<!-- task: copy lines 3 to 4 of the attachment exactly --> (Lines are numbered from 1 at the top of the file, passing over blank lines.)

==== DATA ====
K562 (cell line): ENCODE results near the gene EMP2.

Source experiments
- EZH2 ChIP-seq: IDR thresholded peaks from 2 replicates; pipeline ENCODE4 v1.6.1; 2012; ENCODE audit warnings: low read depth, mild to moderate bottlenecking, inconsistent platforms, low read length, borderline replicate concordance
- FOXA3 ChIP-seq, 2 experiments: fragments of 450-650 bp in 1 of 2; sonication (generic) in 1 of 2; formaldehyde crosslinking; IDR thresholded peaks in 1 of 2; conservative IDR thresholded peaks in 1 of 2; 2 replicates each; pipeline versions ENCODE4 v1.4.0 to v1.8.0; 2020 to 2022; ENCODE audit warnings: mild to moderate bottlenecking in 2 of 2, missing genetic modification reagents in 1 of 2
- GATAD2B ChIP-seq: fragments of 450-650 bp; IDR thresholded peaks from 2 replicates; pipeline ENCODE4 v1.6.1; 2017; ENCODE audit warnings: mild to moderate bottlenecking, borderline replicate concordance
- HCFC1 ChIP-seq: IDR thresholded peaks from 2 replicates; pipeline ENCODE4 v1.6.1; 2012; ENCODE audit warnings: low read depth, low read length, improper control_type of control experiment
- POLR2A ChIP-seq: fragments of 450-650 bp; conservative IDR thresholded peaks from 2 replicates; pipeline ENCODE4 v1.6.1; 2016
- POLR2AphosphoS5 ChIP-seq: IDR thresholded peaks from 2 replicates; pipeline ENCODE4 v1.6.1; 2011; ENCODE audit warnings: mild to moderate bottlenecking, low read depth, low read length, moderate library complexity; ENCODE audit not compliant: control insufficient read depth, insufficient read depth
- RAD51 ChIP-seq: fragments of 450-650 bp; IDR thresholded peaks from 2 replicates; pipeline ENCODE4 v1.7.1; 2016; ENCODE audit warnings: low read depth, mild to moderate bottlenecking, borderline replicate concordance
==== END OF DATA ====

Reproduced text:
- EZH2 ChIP-seq: IDR thresholded peaks from 2 replicates; pipeline ENCODE4 v1.6.1; 2012; ENCODE audit warnings: low read depth, mild to moderate bottlenecking, inconsistent platforms, low read length, borderline replicate concordance
- FOXA3 ChIP-seq, 2 experiments: fragments of 450-650 bp in 1 of 2; sonication (generic) in 1 of 2; formaldehyde crosslinking; IDR thresholded peaks in 1 of 2; conservative IDR thresholded peaks in 1 of 2; 2 replicates each; pipeline versions ENCODE4 v1.4.0 to v1.8.0; 2020 to 2022; ENCODE audit warnings: mild to moderate bottlenecking in 2 of 2, missing genetic modification reagents in 1 of 2